Duguid and Alford say this keeps in a well-sealed glass jar for several weeks in the fridge.
1.) lemon juice: The lemon juice in the bread dough is entirely optional. I added it because the flour we have has no additives (other than the B vitamins required by Canadian law). There is a note on the bag suggesting to add lemon juice to help bread to rise.
2.) vital wheat gluten: Alford and Duguid call for strong bread flour. We only have all-purpose in the house, so I added a bit of vital wheat gluten to boost the gluten levels.
thyme Duguid and Alford call for 4 Tbsp of “fresh or dried thyme leaves”. If I had been thinking clearly at all, I would have remembered the little formula that in general,
1 Tbsp fresh herbs = 1 tsp dried herbs
Oh! By the way, the Chef’s showcase mushroom soup was brilliant! Stay tuned for the report.
A group of us are baking our circuitous way through the wonderful cookbook/travelogue “Flatbreads and Flavors” by Jeffrey Alford and Naomi Duguid. This month, we moved to the Middle East to make sesame bread rings.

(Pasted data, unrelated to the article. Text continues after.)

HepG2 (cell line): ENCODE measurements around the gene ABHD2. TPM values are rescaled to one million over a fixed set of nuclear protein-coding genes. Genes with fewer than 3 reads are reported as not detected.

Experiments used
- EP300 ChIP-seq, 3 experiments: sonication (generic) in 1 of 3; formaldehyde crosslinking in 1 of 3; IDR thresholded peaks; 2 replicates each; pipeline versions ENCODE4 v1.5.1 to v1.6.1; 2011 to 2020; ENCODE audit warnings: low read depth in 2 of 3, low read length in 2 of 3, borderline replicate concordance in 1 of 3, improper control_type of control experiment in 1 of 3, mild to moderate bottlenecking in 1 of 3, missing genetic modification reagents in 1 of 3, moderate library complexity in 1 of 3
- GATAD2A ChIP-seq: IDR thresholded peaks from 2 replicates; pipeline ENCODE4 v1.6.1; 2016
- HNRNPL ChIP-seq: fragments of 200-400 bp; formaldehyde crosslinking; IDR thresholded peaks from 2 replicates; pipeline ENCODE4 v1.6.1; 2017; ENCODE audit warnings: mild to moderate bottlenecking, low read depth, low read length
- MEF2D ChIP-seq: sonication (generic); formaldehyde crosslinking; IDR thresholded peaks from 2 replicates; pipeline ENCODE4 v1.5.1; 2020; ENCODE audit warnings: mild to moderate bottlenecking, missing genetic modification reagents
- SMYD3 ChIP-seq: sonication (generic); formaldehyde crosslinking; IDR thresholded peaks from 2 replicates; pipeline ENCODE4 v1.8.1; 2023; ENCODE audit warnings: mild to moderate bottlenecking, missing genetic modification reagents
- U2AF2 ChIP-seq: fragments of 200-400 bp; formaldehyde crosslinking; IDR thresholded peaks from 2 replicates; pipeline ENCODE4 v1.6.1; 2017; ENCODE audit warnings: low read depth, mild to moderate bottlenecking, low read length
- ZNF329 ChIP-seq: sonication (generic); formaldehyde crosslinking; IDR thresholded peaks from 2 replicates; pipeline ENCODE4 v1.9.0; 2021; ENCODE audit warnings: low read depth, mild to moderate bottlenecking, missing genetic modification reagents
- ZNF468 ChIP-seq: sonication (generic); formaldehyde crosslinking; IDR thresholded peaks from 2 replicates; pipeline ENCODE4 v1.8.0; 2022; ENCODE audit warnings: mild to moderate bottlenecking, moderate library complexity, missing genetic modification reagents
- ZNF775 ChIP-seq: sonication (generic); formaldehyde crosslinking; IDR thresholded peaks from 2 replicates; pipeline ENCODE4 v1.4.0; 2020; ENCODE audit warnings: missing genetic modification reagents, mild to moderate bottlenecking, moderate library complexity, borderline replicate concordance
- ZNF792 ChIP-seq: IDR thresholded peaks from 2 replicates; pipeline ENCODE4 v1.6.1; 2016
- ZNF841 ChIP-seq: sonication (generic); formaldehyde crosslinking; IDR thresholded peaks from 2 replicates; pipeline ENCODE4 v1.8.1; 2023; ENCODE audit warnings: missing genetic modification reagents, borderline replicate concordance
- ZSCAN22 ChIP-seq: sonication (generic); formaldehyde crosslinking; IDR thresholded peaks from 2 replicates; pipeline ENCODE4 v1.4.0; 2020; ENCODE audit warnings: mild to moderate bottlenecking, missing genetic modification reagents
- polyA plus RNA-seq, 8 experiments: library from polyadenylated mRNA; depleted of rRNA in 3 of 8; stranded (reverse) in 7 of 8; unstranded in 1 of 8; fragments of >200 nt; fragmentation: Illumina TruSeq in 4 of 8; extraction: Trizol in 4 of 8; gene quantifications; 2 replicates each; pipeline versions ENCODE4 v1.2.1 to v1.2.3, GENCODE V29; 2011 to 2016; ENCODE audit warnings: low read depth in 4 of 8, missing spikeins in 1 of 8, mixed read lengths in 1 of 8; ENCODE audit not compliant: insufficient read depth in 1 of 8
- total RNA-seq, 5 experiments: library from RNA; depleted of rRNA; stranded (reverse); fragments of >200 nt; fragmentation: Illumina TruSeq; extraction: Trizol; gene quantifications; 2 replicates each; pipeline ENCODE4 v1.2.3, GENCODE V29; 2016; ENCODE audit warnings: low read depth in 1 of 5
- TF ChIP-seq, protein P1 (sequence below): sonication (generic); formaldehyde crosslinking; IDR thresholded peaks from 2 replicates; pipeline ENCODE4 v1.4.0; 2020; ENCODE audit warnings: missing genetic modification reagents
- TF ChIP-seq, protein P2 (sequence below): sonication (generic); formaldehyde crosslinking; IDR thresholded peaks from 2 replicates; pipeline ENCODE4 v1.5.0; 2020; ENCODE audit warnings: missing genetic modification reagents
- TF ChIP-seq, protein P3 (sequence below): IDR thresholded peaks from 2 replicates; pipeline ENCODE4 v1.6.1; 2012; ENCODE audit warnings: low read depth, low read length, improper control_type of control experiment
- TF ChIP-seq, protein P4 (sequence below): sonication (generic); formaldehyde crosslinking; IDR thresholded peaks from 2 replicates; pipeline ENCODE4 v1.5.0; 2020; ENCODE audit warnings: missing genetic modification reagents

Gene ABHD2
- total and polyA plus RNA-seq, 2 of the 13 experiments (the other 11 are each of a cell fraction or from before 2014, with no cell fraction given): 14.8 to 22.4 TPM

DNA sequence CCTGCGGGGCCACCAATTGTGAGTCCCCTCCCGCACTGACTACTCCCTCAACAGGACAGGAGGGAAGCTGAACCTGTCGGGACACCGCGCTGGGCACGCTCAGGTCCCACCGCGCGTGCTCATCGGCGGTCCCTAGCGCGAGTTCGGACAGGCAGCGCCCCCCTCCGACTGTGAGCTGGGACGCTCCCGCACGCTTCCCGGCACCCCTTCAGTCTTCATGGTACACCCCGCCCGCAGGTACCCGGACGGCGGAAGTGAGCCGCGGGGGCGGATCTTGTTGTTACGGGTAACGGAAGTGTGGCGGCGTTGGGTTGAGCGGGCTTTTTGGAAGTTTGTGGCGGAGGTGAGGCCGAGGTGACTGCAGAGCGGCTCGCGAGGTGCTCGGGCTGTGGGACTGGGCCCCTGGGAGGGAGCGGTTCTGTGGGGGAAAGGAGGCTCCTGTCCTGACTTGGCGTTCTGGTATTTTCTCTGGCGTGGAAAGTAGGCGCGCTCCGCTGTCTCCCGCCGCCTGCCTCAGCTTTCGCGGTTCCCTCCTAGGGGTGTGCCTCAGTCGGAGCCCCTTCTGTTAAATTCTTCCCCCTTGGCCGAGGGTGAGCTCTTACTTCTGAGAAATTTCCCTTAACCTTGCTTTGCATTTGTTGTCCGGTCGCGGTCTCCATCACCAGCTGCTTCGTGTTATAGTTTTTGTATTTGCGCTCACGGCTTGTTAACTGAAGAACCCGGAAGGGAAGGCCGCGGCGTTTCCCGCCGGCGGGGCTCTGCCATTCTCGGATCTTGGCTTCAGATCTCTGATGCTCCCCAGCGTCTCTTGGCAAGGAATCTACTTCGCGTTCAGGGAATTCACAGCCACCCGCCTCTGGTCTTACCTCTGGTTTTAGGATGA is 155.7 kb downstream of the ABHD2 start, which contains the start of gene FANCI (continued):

It was a blustery, though sunny, late January morning [in Jerusalem] […] Atop a hill we stopped to look out over the old city […] Nearby stood two Arabs selling large, wonderfully warm, soft, sesame-covered bread rings: ka’kat. With each ka’kat they served a little paper cone of ground thyme, into which we dipped our breads. We found a place nearby to sit outside with a cup of hot coffee. Then someone ran back for another ka’kat. And then another. And at last we’d eaten breakfast – in the sunshine, with a strong breeze and a timeless view.
-Jeffrey Alford and Naomi Duguid, Savory Sesame Bread Rings ka’kat . Israel, “Flatbreads & Flavors”; p.209
I can’t believe just how wonderful this book is. And, as you can tell from the above, it’s not just for the many many delectable recipes.
Each week, Susan (Wild Yeast) compiles a list of many bread-specific recipes from across the web. For complete details on how to be included in the YeastSpotting round up, please read the following:
Bake Your Own Bread (BYOB)
BYOB is a monthly event hosted by Heather (girlichef)
that encourages you to start (or continue) getting comfortable baking bread in your own kitchen. Anything from simple quick breads to conquering that fear of yeast to making and nurturing your own sourdough starter. All levels of bakers are welcome to participate.
Please take a look at other BTFFers’ sesame rings: